West Palm Beach could declare itself a “Welcoming City” for immigrants.

City commissioners on Monday are scheduled to discuss a resolution stating it treats immigrants fairly. City police will only investigate someone’s citizenship status if required by law, warrant or court order. City government will not discriminate against immigrants when it comes to providing city services.

Not good enough, say left-wing groups Women’s March West Palm Beach and South Florida Activism. On Monday both groups, and others, plan to gather outside city hall to protest the resolution since it has no legal binding.

Both groups’ Facebook pages state, “we must be adamant in our insistence that a resolution is NOT ENOUGH, and that we will not be quieted, nor will we forget their unwillingness to protect the most vulnerable among us.”

“Part of the issue is there is not enough ICE [Immigration and Customs Enforcement] agents to do what the president wants us to do,” Mayor Jeri Muio told commissioners and city staff at a Wednesday meeting to review Monday’s commission meeting agenda. ICE might “come to municipalities and say, ‘You’re going to enforce this.’ But we cannot,” she said. President Donald Trump in January signed an executive order that aims to cut off federal grants to cities that do not comply with ICE requests.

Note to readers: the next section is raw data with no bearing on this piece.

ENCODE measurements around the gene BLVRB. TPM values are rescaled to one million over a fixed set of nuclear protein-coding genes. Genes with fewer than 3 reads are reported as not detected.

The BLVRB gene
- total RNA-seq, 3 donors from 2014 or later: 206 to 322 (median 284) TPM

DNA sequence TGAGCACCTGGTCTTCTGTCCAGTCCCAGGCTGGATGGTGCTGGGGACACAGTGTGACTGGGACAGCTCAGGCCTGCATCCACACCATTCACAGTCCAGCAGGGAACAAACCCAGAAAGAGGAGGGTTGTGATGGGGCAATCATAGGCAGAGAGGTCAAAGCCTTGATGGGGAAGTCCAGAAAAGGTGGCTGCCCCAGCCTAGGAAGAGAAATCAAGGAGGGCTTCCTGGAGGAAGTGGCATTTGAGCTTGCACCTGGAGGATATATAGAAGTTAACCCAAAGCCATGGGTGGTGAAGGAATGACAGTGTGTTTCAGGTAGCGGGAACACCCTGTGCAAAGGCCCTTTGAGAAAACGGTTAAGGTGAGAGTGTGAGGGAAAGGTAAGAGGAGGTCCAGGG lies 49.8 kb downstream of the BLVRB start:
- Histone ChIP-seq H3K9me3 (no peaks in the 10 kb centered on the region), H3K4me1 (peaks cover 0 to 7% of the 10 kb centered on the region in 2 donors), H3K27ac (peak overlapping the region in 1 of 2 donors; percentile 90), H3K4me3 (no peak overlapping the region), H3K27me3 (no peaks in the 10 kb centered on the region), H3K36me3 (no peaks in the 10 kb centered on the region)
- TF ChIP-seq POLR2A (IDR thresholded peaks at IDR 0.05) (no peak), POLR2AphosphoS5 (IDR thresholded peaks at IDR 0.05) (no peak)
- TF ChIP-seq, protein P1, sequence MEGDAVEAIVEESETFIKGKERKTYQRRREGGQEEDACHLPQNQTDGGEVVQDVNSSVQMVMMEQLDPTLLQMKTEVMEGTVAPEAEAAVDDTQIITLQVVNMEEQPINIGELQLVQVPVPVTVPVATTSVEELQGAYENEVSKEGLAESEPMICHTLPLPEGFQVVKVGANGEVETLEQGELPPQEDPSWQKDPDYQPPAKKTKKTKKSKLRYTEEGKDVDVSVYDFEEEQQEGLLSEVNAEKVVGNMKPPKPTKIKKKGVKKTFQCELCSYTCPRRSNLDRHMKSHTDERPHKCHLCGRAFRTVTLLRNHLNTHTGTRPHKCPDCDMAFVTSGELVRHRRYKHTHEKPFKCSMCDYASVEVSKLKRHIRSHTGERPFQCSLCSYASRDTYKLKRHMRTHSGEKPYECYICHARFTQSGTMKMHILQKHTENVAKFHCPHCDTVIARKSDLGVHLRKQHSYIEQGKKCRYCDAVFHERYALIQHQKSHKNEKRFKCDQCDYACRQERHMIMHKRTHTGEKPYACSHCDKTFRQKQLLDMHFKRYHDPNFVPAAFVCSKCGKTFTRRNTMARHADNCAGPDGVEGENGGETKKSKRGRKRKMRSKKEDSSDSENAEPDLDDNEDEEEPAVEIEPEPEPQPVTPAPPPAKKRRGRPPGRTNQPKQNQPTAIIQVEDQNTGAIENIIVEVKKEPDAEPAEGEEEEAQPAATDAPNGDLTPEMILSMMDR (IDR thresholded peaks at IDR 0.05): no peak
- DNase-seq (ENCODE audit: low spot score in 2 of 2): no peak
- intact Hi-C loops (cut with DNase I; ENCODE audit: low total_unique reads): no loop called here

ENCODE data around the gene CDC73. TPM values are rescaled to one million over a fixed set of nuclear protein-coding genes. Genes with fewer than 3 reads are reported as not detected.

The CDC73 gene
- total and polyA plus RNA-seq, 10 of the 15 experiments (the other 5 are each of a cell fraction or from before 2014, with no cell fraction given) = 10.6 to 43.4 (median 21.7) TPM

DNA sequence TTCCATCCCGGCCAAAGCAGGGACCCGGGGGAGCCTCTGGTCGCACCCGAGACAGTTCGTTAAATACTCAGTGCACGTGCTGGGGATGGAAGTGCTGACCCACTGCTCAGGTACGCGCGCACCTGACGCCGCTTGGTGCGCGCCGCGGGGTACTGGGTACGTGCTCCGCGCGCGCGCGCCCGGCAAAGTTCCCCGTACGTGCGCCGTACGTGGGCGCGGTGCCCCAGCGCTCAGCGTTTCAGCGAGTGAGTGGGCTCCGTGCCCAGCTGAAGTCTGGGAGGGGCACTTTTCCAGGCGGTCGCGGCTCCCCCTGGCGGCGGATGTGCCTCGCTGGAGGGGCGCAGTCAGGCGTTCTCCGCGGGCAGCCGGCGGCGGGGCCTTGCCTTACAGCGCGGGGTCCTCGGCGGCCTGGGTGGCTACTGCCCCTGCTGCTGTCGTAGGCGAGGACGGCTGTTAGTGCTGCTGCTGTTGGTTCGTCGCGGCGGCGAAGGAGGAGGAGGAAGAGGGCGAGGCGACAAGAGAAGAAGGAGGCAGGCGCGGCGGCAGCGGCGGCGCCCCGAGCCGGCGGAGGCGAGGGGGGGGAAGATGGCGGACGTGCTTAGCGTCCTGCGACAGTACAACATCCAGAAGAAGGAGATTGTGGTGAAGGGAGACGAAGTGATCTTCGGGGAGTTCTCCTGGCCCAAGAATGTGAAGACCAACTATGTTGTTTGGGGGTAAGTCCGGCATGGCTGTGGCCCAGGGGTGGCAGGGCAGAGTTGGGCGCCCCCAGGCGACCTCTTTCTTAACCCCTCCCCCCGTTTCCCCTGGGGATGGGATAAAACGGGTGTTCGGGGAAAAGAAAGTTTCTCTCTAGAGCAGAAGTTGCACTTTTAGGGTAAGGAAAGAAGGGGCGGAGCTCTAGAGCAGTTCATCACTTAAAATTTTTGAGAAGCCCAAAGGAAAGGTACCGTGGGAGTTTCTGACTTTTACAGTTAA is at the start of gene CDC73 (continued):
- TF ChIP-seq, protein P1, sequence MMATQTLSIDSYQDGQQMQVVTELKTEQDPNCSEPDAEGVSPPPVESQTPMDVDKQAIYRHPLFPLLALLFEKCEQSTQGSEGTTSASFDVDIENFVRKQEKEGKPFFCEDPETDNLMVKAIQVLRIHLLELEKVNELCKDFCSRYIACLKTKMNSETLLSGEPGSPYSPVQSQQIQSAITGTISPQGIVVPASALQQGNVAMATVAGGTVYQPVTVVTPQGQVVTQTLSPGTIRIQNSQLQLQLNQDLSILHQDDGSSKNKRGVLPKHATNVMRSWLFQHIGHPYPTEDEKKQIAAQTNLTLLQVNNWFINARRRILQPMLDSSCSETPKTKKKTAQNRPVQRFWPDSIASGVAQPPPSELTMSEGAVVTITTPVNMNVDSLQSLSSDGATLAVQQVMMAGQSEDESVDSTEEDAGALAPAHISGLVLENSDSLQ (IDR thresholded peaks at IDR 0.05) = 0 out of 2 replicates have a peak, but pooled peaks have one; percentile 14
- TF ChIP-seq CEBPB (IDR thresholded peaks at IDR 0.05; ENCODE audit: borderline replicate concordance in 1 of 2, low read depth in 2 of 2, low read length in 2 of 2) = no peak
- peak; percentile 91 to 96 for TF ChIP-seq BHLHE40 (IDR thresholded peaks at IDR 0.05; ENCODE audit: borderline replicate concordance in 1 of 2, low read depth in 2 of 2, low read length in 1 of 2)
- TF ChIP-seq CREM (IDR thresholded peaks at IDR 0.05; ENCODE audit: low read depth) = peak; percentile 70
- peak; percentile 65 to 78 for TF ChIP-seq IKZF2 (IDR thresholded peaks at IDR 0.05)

When someone is arrested by city police, they are booked into Palm Beach County jail, which is run by Palm Beach County Sheriff’s Office. If ICE asks PBSO, without a court order or warrant, to hold a detainee longer than local police need to, PBSO does not have to honor that request.

Even though police policy is in line with an ordinance demanded by protesters, it’s no guarantee, said Star Fae, the Lake Worth activist who founded South Florida Activism.

“Without the ordinance, should the commission have a change of heart, or should the police force act outside of the commission and communities interests, there would be nothing stopping them from doing so on a legal level,” Fae wrote in an email.

The phrase “Welcoming City” is effectively no different from “sanctuary city,” Mayor Jeri Muio said at the Wednesday meeting. She also mentioned the idea of a city identification card, called “community ID.” Immigrants with no state ID could present the community ID card to police when questioned, instead of their green card.

The city commission meeting and protests are both scheduled to start at 5 p.m. at city hall, 401 Clematis Street.


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